Third and last, setting parameters for the use of the Tarot is an appropriate measure. There are times to use the cards and times when we shouldn’t. Both clergy and counselors deal with a variety of issues, some of which would not be suitable to employ a method that awakens the unconscious. I find it significant that boundaries be set to encourage accountability and prevent a supposed freedom to deal a deck as you will. I’ve met not a few Tarot readers. Some scare me for the simple reason that they glorify the Tarot as if it is a cure all that can be dispensed at any moment. Professionals shouldn’t have this free-for-all approach. Flexibility is one thing; a blind, egotistical method isn’t.

For those who already employ the Tarot using a window of tolerance or celebrating a nice warm welcoming from their specific discipline, it is imperative that we maintain connections with reliable resources and that we continue our education even if it doesn’t fall in line with current accepted CEs for licensure renewal. Trying to get education as cheaply as possible in this setting should be out of the question. The reason is already obvious, but to add onto the list is the need to demonstrate to colleagues that the Tarot is indeed therapeutic. We just might be under a microscopic eye by already sympathetic minds who wish to remain in keeping with the pace of a changing culture. We want to do all that we can to avoid disrupting such opportunity.

How we educate those who seek us and those in our community is also key. The Tarot isn’t the only item that falls heavily under fire by preconceived ideas and extreme biases. Both sex and death, which must be (but often aren’t) dealt with by helping professionals, undergo much reaction. It makes the need for educating others crucial. We must demonstrate a well-established history about the cards, how it has been used and misused, and current shifts the deck is making.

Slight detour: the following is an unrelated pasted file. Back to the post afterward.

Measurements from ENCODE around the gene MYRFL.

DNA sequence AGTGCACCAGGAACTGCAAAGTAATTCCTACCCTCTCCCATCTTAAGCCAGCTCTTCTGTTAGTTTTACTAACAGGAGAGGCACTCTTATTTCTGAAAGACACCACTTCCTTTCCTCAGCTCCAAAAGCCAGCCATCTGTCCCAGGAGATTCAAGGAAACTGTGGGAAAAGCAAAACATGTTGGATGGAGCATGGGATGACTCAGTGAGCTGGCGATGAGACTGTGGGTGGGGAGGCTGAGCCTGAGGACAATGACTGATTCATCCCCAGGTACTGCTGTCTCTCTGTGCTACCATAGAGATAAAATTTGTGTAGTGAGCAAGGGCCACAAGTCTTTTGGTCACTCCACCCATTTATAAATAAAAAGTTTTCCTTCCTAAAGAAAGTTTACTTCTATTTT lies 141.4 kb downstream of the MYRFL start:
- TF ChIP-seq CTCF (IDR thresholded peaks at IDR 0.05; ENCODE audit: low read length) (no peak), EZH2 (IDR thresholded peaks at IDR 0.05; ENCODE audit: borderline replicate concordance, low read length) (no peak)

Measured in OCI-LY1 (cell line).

Part of this education includes stating your intentions and methods clearly. Distinguishing terms such as divination and synchronicity, explaining whether you are using the cards from a Jungian perspective for the hero's journey or to discover subjective individual and relational patterns, conveying how intuition--which as Arthur Rosengarten states in his book Tarot and Psychology, most counselors use whether or not they notice--works when interpreting the cards, showing what deck you use and why, and illuminating whether there is spiritual or psychological intent in mind should be precursors to an actual reading. A consent form is handy.

And last, you want to be clear what role you activate when reading the cards. For instance, I have the convenience (and a GSL history to prove it) of serving as clergy or counselor. I distinguish Tarot reading from counseling. One reason is because I find the Tarot to be highly spiritual in nature. And I consider my work to be psycho-spiritual in nature. Depending on the state of practice, though, some do not need to dance such a fine line in roles. Second, Tarot reading isn’t counseling. While the Tarot complements therapy, the distinctions must be clear. And I believe that many licensed counselors and psychologists who use the Tarot would agree with me.

Recommended Tarot Reading for the Professional:

An Introduction to Transformative Tarot Counseling by Katrina Wynne
Jung and Tarot: An Archetypal Journey by Sallie Nichols
Notes on the Seminar Given in 1930-1934 by Carl G. Jung & Claire Douglas
Re-Symbolization of the Self by Inna Semetsky
Tarot and Psychology by Arthur Rosengarten
Tarot Shadow Work by Christine Jetti
The Hero of a Thousand Faces by Joseph Campbell
The Tarot: History, Mystery and Lore by Cynthia Giles​ (Tarot and Its History)

Where Psychotherapy & Yoga Meet

Ethics on the Tarot

A Dialogue with the Professional